A Streptomyces species from the ginseng rhizosphere exhibits biocontrol potential

Plant Physiol. 2024 Mar 29;194(4):2709-2723. doi: 10.1093/plphys/kiae006.


Plants and their associated microbes live in complicated, changeable, and unpredictable environments. They usually interact with each other in many ways through multidimensional, multiscale, and multilevel coupling manners, leading to challenges in the coexistence of randomness and determinism or continuity and discreteness. Gaining a deeper understanding of these diverse interaction mechanisms can facilitate the development of data-mining theories and methods for complex systems, coupled modeling for systems with different spatiotemporal scales and functional properties, or even a universal theory of information and information interactions. In this study, we use a "closed-loop" model to present a plant-microbe interaction system and describe the probable functions of microbial natural products. Specifically, we report a rhizosphere species, Streptomyces ginsengnesis G7, which produces polyketide lydicamycins and other active metabolites. Interestingly, these distinct molecules have the potential to function both as antibiotics and as herbicides for crop protection. Detailed laboratory experiments conducted in Arabidopsis (Arabidopsis thaliana), combined with a comprehensive bioinformatics analysis, allow us to rationalize a model for this specific plant-microbe interaction process. Our work reveals the benefits of exploring otherwise neglected resources for the identification of potential functional molecules and provides a reference to better understand the system biology of complex ecosystems.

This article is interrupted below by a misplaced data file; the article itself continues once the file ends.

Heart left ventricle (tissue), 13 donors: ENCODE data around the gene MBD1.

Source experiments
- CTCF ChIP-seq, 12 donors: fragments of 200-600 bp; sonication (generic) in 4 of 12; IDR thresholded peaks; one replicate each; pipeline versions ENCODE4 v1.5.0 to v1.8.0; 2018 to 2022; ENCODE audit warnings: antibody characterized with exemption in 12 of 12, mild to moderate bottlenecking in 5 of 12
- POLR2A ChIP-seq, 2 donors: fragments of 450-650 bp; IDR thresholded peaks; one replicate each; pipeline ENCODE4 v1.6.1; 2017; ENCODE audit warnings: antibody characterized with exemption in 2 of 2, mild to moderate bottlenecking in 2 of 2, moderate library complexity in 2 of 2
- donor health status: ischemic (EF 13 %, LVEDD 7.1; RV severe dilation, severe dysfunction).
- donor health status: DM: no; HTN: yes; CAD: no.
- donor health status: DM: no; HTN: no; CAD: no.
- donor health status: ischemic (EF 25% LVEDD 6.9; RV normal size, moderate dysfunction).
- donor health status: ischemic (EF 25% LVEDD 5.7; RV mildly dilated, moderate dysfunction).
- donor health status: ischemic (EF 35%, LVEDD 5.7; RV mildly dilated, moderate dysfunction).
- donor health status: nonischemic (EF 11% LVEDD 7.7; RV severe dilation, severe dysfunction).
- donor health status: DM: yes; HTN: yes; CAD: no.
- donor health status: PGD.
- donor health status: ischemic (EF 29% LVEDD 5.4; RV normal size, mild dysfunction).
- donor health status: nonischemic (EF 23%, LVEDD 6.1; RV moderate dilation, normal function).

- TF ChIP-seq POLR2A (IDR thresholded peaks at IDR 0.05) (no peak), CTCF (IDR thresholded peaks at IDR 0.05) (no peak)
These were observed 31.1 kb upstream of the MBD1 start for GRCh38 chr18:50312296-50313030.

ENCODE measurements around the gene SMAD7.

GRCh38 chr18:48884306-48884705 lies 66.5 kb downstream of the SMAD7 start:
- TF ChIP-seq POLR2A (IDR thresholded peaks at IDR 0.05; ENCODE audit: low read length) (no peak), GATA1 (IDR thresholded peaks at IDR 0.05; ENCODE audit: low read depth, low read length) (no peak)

MeSH terms

  • Arabidopsis*
  • Microbiota*
  • Panax*
  • Plants / metabolism
  • Rhizosphere
  • Soil Microbiology
  • Streptomyces*